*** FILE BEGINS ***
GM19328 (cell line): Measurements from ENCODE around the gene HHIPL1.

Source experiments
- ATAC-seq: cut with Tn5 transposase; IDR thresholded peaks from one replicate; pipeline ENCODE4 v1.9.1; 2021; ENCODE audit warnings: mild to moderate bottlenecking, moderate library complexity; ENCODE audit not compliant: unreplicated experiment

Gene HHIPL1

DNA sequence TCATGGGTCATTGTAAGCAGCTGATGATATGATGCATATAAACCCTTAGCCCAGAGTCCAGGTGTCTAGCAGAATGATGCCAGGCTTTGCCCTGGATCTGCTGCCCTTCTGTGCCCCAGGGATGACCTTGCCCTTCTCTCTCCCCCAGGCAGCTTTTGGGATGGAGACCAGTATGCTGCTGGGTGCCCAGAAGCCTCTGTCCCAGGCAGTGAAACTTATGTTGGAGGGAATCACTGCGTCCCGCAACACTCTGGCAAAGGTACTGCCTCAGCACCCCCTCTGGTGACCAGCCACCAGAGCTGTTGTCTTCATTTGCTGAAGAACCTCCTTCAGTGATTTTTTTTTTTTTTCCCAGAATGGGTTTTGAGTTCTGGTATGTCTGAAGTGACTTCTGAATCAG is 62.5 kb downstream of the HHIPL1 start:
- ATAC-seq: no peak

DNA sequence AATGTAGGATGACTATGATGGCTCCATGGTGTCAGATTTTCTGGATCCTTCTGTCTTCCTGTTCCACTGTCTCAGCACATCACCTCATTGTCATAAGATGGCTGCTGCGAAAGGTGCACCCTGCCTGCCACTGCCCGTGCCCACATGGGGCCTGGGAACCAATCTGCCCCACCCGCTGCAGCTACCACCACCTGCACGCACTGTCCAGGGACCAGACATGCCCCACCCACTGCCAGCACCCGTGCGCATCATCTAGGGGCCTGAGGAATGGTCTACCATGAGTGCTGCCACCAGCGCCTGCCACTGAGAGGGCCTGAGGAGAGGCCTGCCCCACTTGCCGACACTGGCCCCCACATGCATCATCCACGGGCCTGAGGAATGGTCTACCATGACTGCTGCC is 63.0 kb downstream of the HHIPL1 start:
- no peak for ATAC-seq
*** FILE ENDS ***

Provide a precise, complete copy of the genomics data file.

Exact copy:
GM19328 (cell line): Measurements from ENCODE around the gene HHIPL1.

Source experiments
- ATAC-seq: cut with Tn5 transposase; IDR thresholded peaks from one replicate; pipeline ENCODE4 v1.9.1; 2021; ENCODE audit warnings: mild to moderate bottlenecking, moderate library complexity; ENCODE audit not compliant: unreplicated experiment

Gene HHIPL1

DNA sequence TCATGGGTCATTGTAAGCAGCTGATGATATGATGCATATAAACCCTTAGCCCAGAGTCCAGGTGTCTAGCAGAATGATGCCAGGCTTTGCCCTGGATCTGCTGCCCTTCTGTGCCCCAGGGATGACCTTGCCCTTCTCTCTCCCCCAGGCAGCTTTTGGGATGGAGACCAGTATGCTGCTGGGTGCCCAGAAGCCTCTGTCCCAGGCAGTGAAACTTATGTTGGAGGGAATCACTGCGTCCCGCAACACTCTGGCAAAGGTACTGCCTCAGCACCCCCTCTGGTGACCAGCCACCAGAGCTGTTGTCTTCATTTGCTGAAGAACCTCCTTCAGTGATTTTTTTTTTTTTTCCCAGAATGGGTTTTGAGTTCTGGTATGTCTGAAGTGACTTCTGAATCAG is 62.5 kb downstream of the HHIPL1 start:
- ATAC-seq: no peak

DNA sequence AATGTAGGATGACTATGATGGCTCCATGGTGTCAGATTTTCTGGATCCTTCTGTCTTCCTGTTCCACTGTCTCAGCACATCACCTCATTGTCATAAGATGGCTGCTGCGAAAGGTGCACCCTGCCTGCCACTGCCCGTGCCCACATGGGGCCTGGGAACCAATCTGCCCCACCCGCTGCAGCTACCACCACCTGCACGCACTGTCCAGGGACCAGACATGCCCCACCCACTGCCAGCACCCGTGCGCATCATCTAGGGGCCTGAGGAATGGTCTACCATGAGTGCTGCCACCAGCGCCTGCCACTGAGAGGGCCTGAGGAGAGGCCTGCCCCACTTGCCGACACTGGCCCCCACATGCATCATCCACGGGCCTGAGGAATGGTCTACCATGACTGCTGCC is 63.0 kb downstream of the HHIPL1 start:
- no peak for ATAC-seq